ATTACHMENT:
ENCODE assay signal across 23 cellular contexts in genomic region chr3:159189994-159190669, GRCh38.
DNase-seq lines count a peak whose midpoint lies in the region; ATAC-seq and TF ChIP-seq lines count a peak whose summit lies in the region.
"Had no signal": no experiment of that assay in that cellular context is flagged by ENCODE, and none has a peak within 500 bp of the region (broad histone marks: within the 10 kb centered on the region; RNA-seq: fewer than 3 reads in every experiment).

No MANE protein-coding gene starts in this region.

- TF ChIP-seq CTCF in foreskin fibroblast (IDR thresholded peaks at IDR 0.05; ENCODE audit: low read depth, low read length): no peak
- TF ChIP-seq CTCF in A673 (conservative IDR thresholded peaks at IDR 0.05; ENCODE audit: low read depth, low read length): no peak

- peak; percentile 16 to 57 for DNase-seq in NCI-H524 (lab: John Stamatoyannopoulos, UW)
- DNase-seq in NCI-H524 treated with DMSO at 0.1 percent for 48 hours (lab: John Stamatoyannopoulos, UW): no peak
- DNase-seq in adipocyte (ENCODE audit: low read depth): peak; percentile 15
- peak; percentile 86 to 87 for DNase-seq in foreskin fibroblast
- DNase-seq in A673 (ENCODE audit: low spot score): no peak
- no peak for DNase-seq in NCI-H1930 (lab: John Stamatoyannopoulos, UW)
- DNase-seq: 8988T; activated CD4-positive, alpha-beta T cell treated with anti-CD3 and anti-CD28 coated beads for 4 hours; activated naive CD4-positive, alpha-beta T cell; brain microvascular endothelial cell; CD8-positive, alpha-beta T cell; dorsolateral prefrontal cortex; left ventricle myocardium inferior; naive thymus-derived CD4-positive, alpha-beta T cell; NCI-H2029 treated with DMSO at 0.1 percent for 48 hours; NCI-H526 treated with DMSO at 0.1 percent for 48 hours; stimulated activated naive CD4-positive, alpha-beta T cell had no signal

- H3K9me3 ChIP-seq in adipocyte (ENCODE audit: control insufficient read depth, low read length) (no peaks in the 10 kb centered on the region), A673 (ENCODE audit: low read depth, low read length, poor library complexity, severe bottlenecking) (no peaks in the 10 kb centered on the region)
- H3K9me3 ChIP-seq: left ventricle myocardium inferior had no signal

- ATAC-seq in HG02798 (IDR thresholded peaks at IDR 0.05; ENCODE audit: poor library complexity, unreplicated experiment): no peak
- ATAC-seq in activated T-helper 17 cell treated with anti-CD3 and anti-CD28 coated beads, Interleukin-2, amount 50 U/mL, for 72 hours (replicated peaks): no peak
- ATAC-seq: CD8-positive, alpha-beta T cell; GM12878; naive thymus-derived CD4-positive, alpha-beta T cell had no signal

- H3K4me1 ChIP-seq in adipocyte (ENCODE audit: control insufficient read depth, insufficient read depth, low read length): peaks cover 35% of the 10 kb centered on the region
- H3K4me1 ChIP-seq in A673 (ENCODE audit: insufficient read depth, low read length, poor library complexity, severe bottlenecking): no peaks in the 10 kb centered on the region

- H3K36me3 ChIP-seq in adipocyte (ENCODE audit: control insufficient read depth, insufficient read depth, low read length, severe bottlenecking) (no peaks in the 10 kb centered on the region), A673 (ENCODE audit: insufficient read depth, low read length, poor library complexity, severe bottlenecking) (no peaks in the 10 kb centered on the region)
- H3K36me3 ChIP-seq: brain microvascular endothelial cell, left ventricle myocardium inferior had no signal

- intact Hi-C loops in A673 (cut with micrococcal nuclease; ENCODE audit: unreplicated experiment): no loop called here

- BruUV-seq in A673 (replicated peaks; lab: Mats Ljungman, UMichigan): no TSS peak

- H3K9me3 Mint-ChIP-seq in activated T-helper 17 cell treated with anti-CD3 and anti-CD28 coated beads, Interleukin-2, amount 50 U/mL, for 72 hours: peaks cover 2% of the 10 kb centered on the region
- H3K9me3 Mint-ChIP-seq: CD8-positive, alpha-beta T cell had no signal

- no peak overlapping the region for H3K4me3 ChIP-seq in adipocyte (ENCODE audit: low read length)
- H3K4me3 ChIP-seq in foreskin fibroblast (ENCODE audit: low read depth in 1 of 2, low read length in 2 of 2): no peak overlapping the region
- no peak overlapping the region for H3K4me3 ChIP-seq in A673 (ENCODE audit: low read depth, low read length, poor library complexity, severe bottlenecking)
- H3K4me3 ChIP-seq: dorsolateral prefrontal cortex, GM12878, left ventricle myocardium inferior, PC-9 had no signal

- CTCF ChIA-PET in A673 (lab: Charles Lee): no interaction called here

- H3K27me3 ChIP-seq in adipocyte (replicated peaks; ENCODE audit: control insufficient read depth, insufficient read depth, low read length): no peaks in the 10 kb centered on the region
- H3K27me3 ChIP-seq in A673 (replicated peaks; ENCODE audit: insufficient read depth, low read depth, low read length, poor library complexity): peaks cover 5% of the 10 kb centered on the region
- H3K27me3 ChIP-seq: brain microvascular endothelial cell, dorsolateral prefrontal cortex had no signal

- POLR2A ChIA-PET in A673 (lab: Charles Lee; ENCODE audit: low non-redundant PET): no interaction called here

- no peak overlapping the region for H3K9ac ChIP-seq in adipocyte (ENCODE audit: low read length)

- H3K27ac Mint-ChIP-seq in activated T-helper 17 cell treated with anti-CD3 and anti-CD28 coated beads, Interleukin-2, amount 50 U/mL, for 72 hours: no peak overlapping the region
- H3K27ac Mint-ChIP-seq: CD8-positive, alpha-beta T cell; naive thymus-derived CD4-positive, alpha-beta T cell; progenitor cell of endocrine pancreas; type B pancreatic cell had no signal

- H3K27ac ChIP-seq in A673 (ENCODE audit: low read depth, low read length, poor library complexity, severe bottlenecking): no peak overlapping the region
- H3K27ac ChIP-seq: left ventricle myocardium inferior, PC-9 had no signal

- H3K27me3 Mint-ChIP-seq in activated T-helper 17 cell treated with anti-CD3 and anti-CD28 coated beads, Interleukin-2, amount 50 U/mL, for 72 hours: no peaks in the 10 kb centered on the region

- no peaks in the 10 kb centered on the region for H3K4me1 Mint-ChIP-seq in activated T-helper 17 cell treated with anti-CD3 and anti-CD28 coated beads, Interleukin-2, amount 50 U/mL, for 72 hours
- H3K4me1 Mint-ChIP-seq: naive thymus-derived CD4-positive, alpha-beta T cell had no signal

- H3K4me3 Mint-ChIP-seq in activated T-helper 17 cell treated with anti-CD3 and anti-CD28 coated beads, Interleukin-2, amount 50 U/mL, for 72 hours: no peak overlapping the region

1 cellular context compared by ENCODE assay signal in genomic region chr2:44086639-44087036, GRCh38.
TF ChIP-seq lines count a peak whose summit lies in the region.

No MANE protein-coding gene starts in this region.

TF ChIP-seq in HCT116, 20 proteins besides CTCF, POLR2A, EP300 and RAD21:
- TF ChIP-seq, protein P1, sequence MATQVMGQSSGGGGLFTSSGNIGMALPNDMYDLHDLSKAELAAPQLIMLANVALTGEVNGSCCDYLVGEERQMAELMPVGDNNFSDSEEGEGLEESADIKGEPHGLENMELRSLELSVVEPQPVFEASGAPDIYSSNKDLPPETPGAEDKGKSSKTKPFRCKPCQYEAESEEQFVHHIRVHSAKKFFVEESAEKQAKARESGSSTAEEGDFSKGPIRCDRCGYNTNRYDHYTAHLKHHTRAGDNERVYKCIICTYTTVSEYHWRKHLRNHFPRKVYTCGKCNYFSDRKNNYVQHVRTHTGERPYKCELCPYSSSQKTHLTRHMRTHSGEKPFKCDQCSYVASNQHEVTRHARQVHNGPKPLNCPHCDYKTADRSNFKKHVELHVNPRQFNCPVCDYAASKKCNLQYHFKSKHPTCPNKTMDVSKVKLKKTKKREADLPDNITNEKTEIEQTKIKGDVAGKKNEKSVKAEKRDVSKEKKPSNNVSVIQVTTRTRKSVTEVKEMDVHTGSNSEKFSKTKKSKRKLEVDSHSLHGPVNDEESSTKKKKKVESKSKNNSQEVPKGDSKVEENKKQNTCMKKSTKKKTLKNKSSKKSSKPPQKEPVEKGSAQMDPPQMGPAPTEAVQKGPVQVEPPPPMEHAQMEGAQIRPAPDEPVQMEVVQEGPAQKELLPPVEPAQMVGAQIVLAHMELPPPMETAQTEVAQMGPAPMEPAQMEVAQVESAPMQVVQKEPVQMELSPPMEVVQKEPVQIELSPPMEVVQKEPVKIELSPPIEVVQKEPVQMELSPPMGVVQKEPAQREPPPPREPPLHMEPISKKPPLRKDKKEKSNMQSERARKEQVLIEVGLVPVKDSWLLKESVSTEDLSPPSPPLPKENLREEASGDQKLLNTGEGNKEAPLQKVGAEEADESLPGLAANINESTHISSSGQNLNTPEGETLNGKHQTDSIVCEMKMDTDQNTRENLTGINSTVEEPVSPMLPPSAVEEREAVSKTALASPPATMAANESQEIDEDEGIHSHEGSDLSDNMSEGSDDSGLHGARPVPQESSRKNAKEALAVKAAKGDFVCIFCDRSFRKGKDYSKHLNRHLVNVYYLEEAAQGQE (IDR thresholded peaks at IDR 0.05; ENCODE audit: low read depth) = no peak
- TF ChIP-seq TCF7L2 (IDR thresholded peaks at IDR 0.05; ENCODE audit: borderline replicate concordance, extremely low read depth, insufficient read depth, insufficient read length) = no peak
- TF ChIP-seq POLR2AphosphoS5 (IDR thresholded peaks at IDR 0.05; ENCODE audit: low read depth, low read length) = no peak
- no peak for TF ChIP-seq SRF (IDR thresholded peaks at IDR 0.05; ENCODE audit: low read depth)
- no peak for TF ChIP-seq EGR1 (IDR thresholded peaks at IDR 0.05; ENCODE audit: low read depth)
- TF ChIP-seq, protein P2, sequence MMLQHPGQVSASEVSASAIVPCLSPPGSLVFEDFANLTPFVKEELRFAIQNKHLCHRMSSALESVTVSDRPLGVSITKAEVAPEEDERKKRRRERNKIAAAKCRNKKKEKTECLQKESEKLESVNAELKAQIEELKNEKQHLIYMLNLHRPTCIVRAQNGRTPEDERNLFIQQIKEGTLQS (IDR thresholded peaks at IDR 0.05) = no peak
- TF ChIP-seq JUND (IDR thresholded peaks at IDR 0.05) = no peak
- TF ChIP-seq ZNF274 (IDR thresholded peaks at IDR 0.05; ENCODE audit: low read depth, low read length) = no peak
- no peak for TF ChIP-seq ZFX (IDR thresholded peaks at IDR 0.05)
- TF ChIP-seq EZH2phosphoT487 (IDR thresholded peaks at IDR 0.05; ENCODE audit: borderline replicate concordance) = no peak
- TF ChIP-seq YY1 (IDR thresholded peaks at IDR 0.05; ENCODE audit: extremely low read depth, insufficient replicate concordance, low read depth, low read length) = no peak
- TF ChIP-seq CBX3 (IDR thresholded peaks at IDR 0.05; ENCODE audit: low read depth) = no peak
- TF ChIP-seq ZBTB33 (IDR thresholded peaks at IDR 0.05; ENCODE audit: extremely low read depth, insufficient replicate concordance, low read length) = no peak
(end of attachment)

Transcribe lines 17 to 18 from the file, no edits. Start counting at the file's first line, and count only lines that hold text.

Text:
- ATAC-seq in activated T-helper 17 cell treated with anti-CD3 and anti-CD28 coated beads, Interleukin-2, amount 50 U/mL, for 72 hours (replicated peaks): no peak
- ATAC-seq: CD8-positive, alpha-beta T cell; GM12878; naive thymus-derived CD4-positive, alpha-beta T cell had no signal